City View, Nothing New

Over 150 trees belonging to the City of Seattle (aka ‘all of us’) and under the stewardship of the Seattle Parks & Recreation Department, were recently cut down, illegally. As the investigation unfolded, it was discovered that the incident had been reported to City and Parks department officials almost two months before the story broke on the front page of the Seattle Times.

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As people found out about this story, they were understandably outraged. Outraged at why such destruction took so long to be reported. And as the story unfolded, outraged at what appeared to be the entitlement of some homeowners who felt their ‘city view’ was of more importance than this green space, a public resource benefiting all – by providing tree canopy, slope stabilization,  improved air and water quality, not to mention homes to the birds and other creatures living there.

The new growth on the hillside suggests this is not the first time trees have been cut in quest of the ‘city view’.

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New shoots that have emerged, where previous cuts have been made in the past. This is the tell-tale sign of trees trying to regenerate, and replace the life that existed before.
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Young deciduous saplings grow among stumps farther down the “view” hillside. There are no evergreens, which would have been a sign of attempts to stabilize and naturalize the razed slope.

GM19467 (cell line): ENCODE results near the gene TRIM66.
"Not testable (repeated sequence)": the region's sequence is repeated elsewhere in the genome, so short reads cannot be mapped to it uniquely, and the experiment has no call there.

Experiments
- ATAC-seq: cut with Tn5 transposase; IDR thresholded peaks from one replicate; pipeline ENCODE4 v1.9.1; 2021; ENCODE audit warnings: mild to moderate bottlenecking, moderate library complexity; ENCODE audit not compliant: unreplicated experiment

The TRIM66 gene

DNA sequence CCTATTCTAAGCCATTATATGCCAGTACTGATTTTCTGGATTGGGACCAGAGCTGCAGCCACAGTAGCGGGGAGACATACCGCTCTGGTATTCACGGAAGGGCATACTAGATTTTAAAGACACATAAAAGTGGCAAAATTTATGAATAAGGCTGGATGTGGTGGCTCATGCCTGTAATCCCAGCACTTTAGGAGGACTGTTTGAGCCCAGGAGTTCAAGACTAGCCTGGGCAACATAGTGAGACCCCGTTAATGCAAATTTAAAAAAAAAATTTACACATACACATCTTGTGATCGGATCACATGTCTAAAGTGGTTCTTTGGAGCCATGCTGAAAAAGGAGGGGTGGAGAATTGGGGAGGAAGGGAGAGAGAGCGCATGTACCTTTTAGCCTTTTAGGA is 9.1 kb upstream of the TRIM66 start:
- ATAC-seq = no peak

Scenic views of the Cascades & Olympics, of Mt. Rainier, of Puget Sound, are undoubtedly spectacular. But so are trees – with their elegant branch structure, changing foliage, and the calming sounds as leaves rustle in the wind.  Trees also mitigate the effects of climate change; they provide shade, improve air quality, filter polluted waters, and offset our needs for energy. I wonder what would happen if a public utility, such as a water treatment facility  were on this property and people tried to disassemble it because it blocked their view?

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Looking east. Click on picture twice to view original.

We need to redefine the term view to include trees, as we will be ever more dependent on them in the future. Some day, tree views may be the highest draw for prospective home buyers, and instead of reading about ‘water and mountain view property’ in real estate ads, we might be reading ‘this property has many mature, majestic trees.’

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All photos © Seattle Nature Alliance

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